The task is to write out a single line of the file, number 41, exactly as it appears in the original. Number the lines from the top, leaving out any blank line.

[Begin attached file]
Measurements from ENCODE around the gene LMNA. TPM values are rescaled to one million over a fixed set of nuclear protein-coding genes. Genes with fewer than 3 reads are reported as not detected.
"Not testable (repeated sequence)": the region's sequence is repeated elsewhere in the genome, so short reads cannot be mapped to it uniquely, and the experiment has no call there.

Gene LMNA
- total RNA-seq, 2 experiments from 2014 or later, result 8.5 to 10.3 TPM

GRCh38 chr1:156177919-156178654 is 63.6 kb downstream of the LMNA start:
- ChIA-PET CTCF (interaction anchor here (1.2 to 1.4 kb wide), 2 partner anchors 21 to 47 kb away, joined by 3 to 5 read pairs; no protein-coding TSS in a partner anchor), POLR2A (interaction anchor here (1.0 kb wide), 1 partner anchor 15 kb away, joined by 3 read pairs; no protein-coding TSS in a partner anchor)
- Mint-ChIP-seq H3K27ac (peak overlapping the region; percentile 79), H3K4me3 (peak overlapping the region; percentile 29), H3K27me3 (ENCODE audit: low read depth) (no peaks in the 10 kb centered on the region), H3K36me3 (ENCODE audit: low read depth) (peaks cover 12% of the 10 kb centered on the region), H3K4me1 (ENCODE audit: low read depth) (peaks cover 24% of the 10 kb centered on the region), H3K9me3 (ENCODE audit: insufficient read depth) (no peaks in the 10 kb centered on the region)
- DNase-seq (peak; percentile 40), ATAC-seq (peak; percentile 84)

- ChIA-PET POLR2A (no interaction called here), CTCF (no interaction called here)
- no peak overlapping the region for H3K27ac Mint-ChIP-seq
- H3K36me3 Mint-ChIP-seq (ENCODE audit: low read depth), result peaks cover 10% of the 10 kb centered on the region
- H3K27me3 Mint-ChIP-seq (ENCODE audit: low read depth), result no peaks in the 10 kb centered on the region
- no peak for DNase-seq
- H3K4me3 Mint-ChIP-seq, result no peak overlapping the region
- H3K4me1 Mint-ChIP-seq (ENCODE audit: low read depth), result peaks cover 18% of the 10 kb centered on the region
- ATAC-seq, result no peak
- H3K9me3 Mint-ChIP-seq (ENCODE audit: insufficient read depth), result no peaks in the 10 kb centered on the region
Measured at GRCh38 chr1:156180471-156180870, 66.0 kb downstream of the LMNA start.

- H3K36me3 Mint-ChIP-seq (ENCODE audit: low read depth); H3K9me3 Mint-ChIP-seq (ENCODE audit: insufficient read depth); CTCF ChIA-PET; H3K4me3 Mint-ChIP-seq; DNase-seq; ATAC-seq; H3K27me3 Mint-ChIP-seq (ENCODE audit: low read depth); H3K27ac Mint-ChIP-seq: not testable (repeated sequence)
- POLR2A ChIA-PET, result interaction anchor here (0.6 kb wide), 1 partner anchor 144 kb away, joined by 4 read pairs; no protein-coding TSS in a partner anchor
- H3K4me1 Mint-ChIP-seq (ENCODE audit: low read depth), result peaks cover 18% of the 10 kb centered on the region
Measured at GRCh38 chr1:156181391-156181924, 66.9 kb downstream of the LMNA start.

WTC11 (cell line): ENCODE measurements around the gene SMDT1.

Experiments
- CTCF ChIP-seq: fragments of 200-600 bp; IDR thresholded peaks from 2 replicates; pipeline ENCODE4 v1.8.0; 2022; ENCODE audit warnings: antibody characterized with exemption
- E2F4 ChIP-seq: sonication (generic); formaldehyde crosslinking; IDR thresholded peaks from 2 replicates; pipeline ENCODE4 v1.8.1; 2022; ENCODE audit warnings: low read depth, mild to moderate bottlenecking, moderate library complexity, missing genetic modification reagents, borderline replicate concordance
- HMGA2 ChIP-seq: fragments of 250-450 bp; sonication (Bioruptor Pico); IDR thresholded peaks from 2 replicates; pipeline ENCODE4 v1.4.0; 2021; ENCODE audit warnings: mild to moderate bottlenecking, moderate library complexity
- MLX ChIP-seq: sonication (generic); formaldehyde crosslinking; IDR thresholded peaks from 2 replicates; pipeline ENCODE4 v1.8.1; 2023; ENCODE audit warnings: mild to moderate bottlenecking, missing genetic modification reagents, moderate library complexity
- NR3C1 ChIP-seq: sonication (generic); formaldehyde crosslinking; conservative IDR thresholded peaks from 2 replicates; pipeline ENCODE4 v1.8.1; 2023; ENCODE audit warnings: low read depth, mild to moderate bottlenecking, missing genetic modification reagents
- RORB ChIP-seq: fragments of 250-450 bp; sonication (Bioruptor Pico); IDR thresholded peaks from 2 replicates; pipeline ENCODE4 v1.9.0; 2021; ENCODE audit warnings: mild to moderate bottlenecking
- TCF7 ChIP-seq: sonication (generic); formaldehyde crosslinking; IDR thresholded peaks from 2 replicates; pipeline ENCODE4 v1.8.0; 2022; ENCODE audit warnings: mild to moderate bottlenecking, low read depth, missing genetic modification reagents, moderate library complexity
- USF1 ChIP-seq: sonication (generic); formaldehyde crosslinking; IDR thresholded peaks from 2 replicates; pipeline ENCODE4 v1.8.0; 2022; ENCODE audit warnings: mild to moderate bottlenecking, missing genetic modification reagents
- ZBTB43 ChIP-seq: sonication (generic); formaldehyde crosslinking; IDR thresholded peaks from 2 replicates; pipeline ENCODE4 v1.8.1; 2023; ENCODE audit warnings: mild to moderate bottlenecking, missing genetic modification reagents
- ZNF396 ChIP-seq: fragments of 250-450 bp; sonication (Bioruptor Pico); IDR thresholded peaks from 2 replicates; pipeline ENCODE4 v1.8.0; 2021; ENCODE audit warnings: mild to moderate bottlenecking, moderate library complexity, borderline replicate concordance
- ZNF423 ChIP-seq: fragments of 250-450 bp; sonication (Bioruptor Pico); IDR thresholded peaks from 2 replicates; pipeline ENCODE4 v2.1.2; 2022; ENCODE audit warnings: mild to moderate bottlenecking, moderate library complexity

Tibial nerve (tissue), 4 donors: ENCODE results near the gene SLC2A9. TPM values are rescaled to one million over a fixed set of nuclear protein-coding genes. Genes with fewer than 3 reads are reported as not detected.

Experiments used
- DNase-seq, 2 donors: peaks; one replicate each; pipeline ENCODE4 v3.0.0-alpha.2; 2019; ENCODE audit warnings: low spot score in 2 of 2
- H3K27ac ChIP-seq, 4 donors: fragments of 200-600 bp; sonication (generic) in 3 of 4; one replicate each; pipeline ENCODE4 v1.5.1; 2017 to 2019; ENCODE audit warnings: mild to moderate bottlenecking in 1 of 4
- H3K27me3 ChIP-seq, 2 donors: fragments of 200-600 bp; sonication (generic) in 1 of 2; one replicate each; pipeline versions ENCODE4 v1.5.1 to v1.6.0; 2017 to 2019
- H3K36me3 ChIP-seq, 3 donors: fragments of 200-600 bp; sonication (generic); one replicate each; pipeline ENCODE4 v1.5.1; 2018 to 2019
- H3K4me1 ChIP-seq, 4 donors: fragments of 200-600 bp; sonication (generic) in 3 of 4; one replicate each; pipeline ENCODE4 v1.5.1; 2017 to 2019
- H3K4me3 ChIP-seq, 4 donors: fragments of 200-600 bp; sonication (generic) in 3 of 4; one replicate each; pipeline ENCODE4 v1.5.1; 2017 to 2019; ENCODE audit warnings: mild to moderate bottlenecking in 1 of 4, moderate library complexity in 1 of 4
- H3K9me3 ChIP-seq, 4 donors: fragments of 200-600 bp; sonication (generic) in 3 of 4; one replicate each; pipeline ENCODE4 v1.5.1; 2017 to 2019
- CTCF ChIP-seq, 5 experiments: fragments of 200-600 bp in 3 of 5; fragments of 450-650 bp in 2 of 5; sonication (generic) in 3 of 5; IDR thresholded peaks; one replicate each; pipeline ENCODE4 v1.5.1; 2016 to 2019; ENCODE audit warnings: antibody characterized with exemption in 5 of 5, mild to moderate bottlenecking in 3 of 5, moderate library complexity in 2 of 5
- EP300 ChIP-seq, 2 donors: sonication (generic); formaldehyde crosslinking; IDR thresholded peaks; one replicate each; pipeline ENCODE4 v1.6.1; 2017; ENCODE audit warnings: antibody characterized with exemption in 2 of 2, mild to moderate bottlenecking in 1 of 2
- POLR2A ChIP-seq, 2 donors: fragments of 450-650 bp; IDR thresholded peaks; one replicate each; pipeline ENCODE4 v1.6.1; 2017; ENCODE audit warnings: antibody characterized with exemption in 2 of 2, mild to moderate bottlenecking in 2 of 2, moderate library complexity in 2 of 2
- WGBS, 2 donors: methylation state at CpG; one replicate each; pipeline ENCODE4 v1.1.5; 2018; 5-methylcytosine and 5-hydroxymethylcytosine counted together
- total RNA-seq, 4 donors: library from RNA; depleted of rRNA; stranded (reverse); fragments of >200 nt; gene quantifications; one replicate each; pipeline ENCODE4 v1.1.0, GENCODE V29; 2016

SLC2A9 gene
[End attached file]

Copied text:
- H3K36me3 ChIP-seq, 3 donors: fragments of 200-600 bp; sonication (generic); one replicate each; pipeline ENCODE4 v1.5.1; 2018 to 2019